Chronicles of Narnia one and 1/2 *

From all the predictable Disney hype one would think there would be
something for everyone in their Christmas release of their version of
C.S Lewis's The Chronicles of Narnia. Unfortunately, I don't know any of
those people. It's sad to say that offers up some of the worst acting
I've seen in a long, long time. Surely there had to be better child
actors than these very two dimensional, and unemotional children. As a
matter of fact we just finished watching the DVD of City of Lost
Children, which was filled with endearing and powerful child actors.
Disney didn't even bother to go low with cute. Better had they left out
all the live actors and leaned even more heavily on their CGI animation.
The true actors were the beavers, wolves and foxes. These animated
characters stole what little there was of the story. Their humanity was
more believable than what purported to be human actors. And speaking of
story, what story? I normally like to see a film without the
disadvantage of having read the book it's based on. In this case,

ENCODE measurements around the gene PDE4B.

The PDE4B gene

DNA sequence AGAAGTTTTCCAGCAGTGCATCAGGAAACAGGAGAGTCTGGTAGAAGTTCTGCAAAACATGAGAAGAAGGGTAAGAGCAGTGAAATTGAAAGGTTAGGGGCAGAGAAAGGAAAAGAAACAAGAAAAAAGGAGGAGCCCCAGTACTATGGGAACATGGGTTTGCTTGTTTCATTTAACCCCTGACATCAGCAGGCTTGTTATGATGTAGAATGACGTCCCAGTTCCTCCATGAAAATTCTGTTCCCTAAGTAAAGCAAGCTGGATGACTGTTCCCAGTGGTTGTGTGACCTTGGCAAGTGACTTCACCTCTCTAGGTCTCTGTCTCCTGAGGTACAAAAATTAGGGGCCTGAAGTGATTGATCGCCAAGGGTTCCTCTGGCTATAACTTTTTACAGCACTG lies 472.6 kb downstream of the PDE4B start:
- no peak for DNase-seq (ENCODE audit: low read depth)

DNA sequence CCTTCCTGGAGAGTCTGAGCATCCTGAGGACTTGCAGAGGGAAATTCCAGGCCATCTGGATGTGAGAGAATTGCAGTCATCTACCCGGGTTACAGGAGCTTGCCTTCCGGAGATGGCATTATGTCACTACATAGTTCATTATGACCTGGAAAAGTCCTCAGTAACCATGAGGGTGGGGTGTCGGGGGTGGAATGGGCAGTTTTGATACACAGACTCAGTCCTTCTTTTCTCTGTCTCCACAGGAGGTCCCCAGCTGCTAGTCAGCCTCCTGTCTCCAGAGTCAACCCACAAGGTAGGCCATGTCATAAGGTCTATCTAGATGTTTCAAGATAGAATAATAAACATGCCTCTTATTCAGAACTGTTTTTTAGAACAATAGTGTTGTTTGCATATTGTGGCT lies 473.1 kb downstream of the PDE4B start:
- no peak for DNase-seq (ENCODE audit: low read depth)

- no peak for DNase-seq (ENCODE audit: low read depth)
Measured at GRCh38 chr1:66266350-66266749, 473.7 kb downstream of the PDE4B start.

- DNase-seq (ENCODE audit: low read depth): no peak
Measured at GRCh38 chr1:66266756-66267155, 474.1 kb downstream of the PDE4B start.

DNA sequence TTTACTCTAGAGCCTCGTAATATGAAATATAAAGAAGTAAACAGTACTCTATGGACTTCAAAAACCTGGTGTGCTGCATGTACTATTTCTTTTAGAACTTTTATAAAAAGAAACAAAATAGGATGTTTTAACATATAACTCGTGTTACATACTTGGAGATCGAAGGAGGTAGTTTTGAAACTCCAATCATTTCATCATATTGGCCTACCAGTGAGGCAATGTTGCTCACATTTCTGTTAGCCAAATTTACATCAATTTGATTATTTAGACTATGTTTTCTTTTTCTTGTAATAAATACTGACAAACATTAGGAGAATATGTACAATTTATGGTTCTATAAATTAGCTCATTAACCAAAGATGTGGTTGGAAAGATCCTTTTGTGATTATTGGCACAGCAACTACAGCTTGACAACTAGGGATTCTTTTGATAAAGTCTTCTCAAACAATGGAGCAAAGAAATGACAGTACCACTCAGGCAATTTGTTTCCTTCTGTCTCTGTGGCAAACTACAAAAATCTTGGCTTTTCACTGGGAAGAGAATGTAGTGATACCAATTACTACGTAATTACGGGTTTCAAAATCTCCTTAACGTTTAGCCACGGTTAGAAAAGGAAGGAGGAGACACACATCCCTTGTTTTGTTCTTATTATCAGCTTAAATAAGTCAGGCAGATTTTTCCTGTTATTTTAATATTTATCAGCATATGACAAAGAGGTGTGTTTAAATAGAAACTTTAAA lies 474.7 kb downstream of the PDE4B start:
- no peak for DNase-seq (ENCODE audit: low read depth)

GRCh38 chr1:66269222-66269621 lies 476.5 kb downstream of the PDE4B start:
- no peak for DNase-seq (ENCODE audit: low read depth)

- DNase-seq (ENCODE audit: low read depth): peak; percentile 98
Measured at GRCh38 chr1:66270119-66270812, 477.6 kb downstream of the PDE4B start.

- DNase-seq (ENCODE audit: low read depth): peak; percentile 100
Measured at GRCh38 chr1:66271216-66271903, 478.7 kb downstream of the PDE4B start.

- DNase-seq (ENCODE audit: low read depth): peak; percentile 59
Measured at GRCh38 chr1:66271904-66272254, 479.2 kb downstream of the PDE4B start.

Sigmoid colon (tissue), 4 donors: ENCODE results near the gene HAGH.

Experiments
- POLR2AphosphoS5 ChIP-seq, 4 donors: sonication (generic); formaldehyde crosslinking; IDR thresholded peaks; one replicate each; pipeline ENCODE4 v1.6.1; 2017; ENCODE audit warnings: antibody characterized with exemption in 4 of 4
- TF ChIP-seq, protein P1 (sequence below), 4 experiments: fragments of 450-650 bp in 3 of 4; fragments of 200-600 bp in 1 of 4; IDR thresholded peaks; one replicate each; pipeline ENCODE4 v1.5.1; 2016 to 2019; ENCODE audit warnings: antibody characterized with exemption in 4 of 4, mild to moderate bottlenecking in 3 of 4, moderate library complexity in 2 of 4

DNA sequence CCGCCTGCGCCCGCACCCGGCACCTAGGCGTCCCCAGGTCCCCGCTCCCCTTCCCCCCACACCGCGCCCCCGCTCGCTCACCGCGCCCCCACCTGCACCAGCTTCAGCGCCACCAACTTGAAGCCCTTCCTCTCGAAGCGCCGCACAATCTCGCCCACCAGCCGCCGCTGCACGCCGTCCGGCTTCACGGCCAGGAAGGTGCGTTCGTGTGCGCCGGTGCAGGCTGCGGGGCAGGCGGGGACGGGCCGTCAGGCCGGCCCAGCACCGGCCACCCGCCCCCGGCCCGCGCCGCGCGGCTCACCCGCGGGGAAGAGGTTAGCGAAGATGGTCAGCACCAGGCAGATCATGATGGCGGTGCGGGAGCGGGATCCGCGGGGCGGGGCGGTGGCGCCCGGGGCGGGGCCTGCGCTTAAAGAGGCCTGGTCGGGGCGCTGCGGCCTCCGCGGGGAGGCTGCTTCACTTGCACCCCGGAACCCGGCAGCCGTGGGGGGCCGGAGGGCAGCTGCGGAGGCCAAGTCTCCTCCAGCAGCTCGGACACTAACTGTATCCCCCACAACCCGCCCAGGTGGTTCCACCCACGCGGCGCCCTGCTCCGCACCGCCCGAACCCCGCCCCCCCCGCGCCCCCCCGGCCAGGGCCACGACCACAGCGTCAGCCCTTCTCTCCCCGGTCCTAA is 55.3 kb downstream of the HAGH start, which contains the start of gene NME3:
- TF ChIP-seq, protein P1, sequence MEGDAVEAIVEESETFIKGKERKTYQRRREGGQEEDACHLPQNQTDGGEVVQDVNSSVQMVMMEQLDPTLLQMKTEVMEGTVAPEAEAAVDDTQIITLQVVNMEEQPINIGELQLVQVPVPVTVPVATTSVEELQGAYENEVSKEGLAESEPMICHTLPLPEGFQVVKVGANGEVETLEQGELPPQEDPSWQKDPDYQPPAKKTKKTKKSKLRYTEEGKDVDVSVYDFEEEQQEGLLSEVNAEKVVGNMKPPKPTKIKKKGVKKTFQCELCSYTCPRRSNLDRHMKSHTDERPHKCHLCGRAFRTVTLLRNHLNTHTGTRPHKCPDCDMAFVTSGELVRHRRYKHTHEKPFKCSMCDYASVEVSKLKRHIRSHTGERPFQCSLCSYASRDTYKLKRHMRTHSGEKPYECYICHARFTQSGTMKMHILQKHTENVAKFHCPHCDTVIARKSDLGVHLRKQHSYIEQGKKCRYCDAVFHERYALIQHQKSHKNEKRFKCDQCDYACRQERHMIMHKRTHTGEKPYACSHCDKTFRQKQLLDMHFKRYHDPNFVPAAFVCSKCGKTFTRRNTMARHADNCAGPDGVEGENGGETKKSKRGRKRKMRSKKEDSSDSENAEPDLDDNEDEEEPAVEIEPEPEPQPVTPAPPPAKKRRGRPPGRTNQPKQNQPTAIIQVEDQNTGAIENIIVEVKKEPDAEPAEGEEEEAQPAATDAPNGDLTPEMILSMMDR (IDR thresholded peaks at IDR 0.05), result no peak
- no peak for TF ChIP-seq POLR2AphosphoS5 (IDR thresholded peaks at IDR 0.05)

without the backbone of the book the story was relatively pointless and
thin. Even the well known religious metaphor was weak and no more
significant than a basic animist myth. The animation is the only thing
that carried the film at all. However, after the 3D CGI animation
extravaganzas of the Lord of the Ring films Narnia's larger scenes were
at best meager. The "armies" were barely battalions. I mean, if you're
going to do a major battle then do it full out. The production shortcuts
were obvious, not only in scale but in the quality of the 3D work during
the battle when character motion was often stilted.
Overall only one and a half stars, and thats mostly for those lovers
of the books who are so devoted that they will like the film no matter
what I say.
Robb
Chronicles of Narnia 1-1/2*